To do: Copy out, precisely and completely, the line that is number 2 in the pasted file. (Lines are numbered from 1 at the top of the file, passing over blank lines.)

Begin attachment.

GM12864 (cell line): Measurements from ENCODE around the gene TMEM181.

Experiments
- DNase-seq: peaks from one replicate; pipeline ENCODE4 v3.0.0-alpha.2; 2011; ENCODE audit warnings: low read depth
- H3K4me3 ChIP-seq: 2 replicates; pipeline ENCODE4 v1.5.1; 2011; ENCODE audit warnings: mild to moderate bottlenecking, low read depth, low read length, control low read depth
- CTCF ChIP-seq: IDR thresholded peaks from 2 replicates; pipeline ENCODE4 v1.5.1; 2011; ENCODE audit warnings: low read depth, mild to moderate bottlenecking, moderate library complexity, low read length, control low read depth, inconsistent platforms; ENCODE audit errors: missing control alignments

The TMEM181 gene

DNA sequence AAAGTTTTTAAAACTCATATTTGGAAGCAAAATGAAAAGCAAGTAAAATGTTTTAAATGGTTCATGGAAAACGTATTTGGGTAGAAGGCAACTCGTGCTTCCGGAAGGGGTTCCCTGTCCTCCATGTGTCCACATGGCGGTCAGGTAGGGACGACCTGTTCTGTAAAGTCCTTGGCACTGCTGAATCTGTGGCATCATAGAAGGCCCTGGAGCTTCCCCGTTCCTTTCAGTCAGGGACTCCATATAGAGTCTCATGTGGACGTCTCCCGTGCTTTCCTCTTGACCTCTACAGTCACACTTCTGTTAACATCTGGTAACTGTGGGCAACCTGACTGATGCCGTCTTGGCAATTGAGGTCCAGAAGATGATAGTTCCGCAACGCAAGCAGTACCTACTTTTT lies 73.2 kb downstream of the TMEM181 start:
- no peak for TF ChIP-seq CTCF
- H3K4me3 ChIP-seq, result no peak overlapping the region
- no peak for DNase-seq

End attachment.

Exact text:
Experiments